While graphics processing units (GPUs) are used in high-reliability systems,wide GPU dynamic random-access memory (DRAM) interfaces make error protection difficult, as wide-device correction through error checking and correcting (ECC) is expensive and impractical. This challenge is compounded by worsening relative rates of multibit DRAM errors and increasing GPU memory capacities. This work uses high-energy neutron beam tests to inform the design and evaluation of GPU DRAM error-protection mechanisms. Based on observed locality in multibit error patterns, we propose several novel ECC schemes to decrease the silent data corruption (SDC) risk by up to five orders of magnitude relative to single-bit-error-correcting and double-bit-error-detecting (SECDED) ECC, while also reducing the number of uncorrectable errors by up to 7.87x. We compare novel binary and symbol-based ECC organizations that differ in their design complexity and hardware overheads, ultimately recommending two promising organizations. These schemes replace SEC-DED ECC with no additional redundancy, likely no performance degradation, and modest area and complexity costs.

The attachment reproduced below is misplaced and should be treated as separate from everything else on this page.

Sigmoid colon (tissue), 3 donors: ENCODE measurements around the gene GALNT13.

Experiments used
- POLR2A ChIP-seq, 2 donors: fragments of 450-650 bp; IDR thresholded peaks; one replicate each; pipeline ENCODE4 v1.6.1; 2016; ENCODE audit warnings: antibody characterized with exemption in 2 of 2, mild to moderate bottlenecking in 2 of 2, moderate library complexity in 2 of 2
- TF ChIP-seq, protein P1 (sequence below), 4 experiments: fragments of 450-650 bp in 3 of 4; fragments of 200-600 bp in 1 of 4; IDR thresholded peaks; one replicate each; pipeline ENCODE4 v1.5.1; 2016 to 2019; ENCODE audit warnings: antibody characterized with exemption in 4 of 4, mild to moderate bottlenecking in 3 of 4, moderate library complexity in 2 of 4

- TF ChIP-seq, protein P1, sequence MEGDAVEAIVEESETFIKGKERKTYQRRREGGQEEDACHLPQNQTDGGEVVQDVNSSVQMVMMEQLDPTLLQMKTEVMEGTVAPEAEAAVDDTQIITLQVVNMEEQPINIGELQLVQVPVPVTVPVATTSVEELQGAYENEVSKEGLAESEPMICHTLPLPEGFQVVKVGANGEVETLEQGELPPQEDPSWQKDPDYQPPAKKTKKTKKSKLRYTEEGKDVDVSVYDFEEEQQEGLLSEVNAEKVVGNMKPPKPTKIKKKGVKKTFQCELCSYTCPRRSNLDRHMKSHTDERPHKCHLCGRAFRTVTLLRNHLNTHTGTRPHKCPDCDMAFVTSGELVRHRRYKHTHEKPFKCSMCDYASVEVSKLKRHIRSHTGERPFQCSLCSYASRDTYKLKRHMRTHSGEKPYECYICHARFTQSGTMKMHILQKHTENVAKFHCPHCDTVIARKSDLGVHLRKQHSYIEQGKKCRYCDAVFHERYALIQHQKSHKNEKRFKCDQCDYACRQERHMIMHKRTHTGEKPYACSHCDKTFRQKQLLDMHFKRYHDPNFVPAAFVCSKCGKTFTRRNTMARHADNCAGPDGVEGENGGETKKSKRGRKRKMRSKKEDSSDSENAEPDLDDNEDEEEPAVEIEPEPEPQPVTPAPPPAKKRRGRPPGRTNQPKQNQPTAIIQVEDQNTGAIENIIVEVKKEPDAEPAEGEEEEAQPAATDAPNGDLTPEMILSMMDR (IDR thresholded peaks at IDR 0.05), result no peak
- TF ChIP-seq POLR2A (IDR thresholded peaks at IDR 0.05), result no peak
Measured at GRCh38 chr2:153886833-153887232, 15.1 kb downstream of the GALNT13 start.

This material is posted here with permission of the IEEE. Internal or personal use of this material is permitted. However, permission to reprint/republish this material for advertising or promotional purposes or for creating new collective works for resale or redistribution must be obtained from the IEEE by writing to firstname.lastname@example.org.